Your Brain Has A DELETE Button And Here’s How To Use It!

As of lately, a new theory on learning is becoming popular in scientific circles. So far, we’ve known that ‘practice makes perfect’ or the more you practice a skill, the better you acquire it. Or, as the popular axiom in neuroscience goes “neurons that fire together wire together, meaning the more you run a neuro-circuit in your brain, the stronger it becomes.

However, mounting evidence emerges that in order to learn something, it’s more important to unlearn or erase old information from the brain than to practice it. The new theory is known as “synaptic pruning”.



The brain quite resembles a garden in the way it functions. Instead of flowers, fruits and vegetables that normally grow in a garden, the brain grows synaptic connections between neurons, the same connections that neurotransmitters like dopamine, serotonin, and others travel across.

The brain has its gardener as well represented by the “glial cells.” Some of these cells speed up the signals between certain neurons, while others remove waste, i.e. pull up weeds, kill pests, or rake up dead leaves. The pruning gardeners of the brain, which prune the synaptic connections, are known as “microglial cells.” But, the important question is how they know which synaptic connections to prune.

So far, researchers have come with a thesis that less used synaptic connections are marked by a protein, C1q. So, once the microglial cells detect this mark, they bond to the protein and prune, or destroy, the synapse.

It’s in this way that the brain creates the physical space for new and stronger synaptic connections, i.e. new information.



Sleep is essential for overall health, including brain health. In fact, just like the other organs, the brain too cleans itself during sleep.

The thing is the brain builds lots of new connections when we learn new things, but most of these are inefficient. Therefore, the brain eliminates some of these connections in order to build more streamlined and efficient ones. This happens during sleep when the brain cells reduce in size by up to 60% so as to create space for the glial gardeners to eliminate the waste, or to prune the synapses.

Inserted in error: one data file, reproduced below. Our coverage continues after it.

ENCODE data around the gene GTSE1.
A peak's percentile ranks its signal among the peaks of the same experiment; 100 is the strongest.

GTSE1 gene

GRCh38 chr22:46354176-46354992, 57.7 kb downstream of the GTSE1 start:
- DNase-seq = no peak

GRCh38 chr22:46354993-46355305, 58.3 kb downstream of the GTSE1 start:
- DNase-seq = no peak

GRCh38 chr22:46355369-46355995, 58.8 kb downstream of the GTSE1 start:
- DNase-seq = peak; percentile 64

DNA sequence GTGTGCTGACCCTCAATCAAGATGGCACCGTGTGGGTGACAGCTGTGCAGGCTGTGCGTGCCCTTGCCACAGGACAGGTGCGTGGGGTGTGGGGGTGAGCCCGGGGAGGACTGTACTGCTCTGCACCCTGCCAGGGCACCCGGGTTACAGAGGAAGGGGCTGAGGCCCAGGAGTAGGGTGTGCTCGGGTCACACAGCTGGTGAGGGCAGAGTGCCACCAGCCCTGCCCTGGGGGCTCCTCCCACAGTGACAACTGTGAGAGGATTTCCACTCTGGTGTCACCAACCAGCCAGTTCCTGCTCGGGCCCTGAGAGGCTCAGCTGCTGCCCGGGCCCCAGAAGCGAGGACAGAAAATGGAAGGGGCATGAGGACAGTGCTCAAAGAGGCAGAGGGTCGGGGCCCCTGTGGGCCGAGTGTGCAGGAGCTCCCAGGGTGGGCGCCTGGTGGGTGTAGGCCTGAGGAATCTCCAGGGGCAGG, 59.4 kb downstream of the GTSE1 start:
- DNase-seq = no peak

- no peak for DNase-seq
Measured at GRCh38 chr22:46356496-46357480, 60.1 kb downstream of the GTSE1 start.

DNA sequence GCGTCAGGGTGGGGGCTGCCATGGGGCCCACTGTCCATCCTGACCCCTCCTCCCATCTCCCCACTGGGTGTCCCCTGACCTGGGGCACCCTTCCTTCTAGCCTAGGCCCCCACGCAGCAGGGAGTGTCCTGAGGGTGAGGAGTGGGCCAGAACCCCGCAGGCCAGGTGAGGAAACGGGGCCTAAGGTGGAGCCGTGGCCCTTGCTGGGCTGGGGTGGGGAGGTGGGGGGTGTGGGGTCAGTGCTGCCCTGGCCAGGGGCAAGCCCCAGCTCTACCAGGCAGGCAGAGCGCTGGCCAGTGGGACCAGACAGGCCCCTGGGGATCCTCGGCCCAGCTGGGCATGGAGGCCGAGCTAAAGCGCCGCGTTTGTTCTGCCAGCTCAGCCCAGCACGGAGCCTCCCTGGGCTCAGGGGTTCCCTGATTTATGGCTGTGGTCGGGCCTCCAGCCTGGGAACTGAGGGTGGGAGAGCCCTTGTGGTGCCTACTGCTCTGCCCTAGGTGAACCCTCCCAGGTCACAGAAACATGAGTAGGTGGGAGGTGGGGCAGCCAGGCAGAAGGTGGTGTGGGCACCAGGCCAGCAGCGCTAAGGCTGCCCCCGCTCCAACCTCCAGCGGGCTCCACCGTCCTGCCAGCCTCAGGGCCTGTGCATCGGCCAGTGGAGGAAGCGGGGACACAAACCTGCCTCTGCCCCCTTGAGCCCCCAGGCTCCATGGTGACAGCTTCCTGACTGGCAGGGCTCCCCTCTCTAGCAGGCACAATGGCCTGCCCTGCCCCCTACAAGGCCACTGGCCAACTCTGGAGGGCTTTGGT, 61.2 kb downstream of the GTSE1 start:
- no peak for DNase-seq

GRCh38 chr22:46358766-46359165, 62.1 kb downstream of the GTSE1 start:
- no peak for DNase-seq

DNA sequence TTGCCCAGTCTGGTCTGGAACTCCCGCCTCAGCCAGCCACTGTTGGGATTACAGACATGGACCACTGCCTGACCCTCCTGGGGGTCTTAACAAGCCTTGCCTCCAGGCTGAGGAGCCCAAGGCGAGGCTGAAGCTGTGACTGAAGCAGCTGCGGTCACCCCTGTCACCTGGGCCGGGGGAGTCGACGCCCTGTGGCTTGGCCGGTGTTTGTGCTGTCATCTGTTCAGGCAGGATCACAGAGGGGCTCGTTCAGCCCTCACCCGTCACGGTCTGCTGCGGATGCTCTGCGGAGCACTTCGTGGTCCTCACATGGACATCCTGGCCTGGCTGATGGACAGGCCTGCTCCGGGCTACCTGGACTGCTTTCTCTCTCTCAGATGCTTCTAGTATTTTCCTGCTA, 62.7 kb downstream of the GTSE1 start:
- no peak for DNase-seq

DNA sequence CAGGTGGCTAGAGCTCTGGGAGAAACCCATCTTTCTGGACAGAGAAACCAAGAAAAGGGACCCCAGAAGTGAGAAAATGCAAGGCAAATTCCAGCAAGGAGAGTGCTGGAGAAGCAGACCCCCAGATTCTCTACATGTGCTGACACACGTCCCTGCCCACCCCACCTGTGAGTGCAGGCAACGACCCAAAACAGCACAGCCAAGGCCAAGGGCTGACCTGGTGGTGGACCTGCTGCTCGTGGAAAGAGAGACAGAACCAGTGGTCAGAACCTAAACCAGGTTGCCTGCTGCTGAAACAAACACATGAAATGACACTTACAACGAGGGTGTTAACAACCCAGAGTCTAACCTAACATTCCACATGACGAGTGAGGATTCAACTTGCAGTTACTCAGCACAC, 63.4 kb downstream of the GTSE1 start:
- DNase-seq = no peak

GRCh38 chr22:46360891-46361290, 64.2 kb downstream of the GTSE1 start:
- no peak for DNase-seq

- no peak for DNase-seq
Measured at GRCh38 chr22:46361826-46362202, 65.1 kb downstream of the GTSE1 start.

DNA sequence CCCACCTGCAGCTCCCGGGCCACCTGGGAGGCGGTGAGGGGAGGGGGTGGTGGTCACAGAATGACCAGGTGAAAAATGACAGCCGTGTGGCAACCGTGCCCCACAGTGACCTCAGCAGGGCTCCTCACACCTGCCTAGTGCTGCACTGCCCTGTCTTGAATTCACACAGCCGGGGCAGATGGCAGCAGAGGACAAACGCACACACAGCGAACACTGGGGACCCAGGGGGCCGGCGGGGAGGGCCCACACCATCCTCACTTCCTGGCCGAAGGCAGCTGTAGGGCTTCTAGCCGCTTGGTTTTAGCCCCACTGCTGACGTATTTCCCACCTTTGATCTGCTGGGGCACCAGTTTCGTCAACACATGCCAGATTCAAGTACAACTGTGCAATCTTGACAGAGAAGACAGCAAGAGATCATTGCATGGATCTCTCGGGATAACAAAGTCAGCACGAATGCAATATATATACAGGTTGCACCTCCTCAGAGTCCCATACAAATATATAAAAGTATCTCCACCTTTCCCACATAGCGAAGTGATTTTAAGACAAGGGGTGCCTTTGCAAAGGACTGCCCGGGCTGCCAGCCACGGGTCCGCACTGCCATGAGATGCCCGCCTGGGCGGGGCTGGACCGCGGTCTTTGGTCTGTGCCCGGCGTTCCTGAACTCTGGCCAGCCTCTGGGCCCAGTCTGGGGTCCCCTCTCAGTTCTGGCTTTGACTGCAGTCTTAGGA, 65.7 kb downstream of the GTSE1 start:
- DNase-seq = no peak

The process quite resembles running fragmentation on a computer. That’s why you wake up from a good night’s sleep thinking clearly and quickly.

The same happens with naps. Even a short 10-20 minute nap enables the microglial gardeners to eliminate some unused connections, and make space for new ones.

Sleep deficiency, on the other hand, leads to dense and slow synaptic connections, which prevents clear thinking and reasoning.



As mentioned above, the less used connections are marked for recycling by a protein. As opposed to these, the used ones are those that you often think about. In other words, your brain preserves the connections you spend most time thinking about. So, you can virtually craft your mind by choosing what to pay attention to.

While it’s true that you can’t control the things that happen to you, you can control how much it has an impact on you. In other words, you can choose WHAT occupies your mind and build your own neural connections.

Knowing that you have the power to control your brain function and use your mental energy toward things that benefit you, instead of focusing on things that hold you back, is really empowering.

To sum up, if you want to delete something from your memory, just stop thinking about it, or change your focus from it whenever reminded.  This information will sooner or later be marked for recycling.


Leave a Reply

Your email address will not be published. Required fields are marked *